“To me it boils down to three things, it boils down to not turning the ball over, obviously (that) is the key thing when you play them,” Carlock said. “You have got to take care of the basketball. I feel like we have ballhandlers that can do that, I think that is an obvious thing that you have to do.”
That is not all. Patience on offense and not allowing the Beavers to make its patented scoring runs will also be key to Graham hopes.
“The second thing you have to do is you cannot take quick shots, you have got to be disciplined against them and run your sets,” Carlock said. “You have got to force them to defend you in the halfcourt and not just run out and shoot layups off steals because that is what they are trying to do.
“You have got to take care of the ball, run your sets and the last thing really is for them you have to weather their spurts. They are going to score in spurts, they are going to have a lot of high energy plays and we have to not go on a long scoring drought and we have to have a spurt of our own to be able to match their intensity.”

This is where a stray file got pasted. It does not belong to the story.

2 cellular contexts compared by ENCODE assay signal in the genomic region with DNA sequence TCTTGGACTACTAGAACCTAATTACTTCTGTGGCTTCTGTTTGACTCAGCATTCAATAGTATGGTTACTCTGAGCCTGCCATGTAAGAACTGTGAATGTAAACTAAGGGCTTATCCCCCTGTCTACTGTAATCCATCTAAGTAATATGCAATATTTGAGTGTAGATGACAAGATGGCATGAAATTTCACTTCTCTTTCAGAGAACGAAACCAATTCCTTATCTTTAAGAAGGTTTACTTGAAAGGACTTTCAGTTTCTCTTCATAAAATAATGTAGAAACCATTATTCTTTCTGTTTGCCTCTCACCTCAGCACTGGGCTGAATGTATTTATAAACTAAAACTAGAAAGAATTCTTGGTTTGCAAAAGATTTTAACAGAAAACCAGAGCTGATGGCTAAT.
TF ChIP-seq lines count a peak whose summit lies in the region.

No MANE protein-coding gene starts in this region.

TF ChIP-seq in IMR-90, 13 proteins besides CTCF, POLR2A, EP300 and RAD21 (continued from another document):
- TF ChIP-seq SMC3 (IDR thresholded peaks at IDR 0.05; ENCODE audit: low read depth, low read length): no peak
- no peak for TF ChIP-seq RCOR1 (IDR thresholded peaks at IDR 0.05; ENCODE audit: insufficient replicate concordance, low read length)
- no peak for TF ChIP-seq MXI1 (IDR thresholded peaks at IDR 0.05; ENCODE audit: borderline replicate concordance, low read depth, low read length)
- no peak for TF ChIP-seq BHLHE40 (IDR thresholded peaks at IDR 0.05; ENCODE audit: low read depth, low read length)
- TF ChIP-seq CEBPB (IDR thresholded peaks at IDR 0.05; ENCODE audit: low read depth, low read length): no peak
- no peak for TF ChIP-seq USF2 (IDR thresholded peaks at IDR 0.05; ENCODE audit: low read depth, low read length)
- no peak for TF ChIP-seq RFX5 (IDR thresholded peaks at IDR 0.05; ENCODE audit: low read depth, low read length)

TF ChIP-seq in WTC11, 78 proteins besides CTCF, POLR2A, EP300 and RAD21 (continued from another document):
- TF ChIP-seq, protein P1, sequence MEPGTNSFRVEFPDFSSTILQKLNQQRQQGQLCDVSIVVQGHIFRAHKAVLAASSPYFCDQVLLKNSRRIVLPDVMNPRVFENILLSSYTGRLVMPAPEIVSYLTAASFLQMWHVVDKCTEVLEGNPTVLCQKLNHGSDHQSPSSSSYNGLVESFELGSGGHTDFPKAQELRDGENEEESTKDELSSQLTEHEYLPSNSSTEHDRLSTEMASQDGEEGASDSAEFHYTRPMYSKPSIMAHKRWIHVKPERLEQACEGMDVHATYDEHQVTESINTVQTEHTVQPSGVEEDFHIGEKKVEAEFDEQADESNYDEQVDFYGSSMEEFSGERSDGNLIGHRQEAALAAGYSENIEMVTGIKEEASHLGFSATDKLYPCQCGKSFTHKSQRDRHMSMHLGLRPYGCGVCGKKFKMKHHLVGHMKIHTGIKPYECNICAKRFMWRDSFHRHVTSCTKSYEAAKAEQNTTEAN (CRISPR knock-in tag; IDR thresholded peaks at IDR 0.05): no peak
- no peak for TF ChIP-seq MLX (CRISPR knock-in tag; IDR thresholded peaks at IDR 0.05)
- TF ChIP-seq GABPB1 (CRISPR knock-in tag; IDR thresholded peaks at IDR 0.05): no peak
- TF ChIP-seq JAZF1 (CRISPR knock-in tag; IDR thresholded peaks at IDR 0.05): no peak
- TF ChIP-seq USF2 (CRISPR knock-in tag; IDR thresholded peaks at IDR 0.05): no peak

Bluefield is known for its fullcourt, man-to-man pressure defense, which can be draining on any opponent, and the G-Men will focus on not allowing the Beavers to take them out of what they want to do.
“They are an intense ball club, they are extremely athletic, and they have a really good bunch of basketball players,” Carlock said. “We know what we are facing, but I also know that I have a pretty good locker room of guys too and we are going to prepare for them on Monday and we are going to try to give it all we have got and try to bring one home in our own gym.”
Large knows that every team is going to give Bluefield its best shot, which is part of being defending state champions.
“We have got to execute, we have got to play with a lot of emotion.” Large said. “In our situation we have just got to play every game this year, everybody has us circled on the schedule and we know that and I hope our players know that.